"I think it's complete nonsense ... saying we're sacred and should not be changed," Watson railed at a 1998 UCLA conference. "Evolution can be just damn cruel, and to say we've got a perfect genome and there's some sanctity? I'd like to know where that idea comes from because it's utter silliness ... To try to give it any more meaning than it deserves in some quasi-mystical way is for Steven Spielberg or somebody like that. It's just plain aura, up in the sky -- I mean, it's crap."

Watson then sought to pre-empt any scientific self-doubt: "We should be proud of what we're doing and not worry about destroying the genetic patrimony of the world, which is awfully cruel to too many people," he said. "We get a lot of pleasure from helping other people. That's what we're trying to do."

With the imperfect human genome cast as the cruel enemy and the scientist as the savior, one might assume that Watson is merely referring to curing genetic disorders. His recent public revelation of having a child of his own with a serious neurological disorder resulted in much of the media reporting that Watson's genetic engineering advocacy was motivated by this tragic personal experience. However much that may be the case, though, Watson doesn't stop at treating disease.

"And the other thing, because no one has the guts to say it," Watson informed the 1998 conferees, "if we could make better human beings by knowing how to add genes, why shouldn't we do it? What's wrong with it? Who is telling us not to it?"


Making "better human beings" differs from making human beings better by curing their diseases. Making better human beings is more closely aligned with the old eugenics vision. The previous century's eugenicists sought to breed better humans by promoting specific types. In America, state fairs held "Fitter Family Contests." In Germany, they mandated specific matings. In both countries the drive was to optimize the chances of producing the desired "Nordic" characteristics.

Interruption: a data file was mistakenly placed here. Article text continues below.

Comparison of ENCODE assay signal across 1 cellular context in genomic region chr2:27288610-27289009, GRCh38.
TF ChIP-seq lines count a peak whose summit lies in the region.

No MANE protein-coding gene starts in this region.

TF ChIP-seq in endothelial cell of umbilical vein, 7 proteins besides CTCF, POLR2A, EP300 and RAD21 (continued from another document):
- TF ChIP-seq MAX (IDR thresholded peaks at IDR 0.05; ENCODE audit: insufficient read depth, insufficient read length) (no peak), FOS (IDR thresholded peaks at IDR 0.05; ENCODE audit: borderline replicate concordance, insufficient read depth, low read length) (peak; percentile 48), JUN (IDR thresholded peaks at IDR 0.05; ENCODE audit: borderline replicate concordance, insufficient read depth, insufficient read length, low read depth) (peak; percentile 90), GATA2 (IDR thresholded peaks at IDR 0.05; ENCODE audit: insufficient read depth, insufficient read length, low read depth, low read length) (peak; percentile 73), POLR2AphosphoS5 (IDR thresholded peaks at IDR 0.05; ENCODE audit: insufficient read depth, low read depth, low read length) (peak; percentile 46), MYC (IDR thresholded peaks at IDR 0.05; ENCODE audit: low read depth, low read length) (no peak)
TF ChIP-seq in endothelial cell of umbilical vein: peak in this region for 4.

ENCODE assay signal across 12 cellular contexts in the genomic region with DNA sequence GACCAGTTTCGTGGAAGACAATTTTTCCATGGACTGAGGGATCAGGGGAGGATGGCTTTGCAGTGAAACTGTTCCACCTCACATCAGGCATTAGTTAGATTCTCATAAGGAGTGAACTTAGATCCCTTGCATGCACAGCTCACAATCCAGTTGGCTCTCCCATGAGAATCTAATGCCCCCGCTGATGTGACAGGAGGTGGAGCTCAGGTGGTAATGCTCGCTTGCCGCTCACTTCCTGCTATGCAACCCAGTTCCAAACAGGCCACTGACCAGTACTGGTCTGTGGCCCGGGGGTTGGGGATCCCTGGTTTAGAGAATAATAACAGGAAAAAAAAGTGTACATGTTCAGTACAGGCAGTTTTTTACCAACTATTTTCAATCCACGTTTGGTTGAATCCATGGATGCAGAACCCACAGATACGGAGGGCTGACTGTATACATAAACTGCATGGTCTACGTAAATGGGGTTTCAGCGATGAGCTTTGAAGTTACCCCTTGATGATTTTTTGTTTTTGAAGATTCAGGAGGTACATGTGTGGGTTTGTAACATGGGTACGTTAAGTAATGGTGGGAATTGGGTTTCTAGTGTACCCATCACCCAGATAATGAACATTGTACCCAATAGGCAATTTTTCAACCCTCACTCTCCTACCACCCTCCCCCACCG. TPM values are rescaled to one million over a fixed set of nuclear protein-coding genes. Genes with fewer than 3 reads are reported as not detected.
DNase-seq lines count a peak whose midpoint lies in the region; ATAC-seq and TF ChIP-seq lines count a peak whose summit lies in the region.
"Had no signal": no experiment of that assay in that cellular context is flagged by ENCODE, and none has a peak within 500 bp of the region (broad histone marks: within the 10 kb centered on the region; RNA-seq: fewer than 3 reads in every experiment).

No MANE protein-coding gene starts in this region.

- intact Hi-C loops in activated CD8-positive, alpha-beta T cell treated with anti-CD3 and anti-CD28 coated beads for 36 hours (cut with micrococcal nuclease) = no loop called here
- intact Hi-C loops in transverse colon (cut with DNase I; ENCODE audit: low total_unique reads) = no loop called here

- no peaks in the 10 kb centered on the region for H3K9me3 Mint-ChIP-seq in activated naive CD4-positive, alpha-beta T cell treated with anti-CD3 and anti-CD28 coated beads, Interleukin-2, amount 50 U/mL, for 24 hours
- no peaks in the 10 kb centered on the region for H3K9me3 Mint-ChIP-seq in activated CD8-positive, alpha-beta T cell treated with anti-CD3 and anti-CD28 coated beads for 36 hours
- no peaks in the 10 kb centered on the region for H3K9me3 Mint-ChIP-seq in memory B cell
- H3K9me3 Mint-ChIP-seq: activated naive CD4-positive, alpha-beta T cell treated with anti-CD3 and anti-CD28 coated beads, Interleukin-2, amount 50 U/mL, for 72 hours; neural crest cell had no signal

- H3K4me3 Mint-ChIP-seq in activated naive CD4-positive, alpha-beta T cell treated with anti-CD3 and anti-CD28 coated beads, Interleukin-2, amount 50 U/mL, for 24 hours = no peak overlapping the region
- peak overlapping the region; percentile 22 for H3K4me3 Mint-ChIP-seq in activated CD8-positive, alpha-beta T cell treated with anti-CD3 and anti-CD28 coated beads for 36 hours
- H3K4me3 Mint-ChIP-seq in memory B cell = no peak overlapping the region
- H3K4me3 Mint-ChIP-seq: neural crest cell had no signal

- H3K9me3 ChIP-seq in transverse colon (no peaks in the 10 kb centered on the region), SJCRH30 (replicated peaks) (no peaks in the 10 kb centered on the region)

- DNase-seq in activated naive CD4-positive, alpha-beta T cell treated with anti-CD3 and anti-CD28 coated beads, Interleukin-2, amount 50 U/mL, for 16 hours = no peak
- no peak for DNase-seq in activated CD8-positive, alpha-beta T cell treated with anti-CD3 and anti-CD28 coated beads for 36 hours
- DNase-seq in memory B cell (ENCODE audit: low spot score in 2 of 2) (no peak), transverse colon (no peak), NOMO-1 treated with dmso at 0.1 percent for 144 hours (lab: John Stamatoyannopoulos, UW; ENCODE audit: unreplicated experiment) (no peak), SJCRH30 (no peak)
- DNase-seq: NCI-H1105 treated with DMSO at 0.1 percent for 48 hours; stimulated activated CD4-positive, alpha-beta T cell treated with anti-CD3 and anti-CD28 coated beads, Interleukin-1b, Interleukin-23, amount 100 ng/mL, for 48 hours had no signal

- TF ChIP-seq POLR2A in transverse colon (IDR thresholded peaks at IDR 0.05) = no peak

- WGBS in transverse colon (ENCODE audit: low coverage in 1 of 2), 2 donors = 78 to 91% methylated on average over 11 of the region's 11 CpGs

But that was still producing progeny the old-fashioned way, with its probabilities of failure and limitations imposed by the genetic mixture of the two individuals involved. With the new genetic technologies, the desired breed of better humans will be predictably engineered in your local fertility clinic.

But what exactly are Watson's eugenics intentions? How would he design better human beings? The germ-line intervention that he and other advocates most often mention is improvements to the immune system. There is a gene, for example, which provides absolute resistance to the AIDS virus. If it were possible to safely implant such a gene into an embryo, who would object? Or a gene that similarly protected someone against SARS or an even more deadly emerging infectious disease?

Such germ-line alterations are viewed cynically by Watson, though, as a means to other ends: the wedge that will open the door to further engineering. "I think that the acceptance of genetic enhancement," he writes in his new book, "will most likely come through efforts to prevent disease."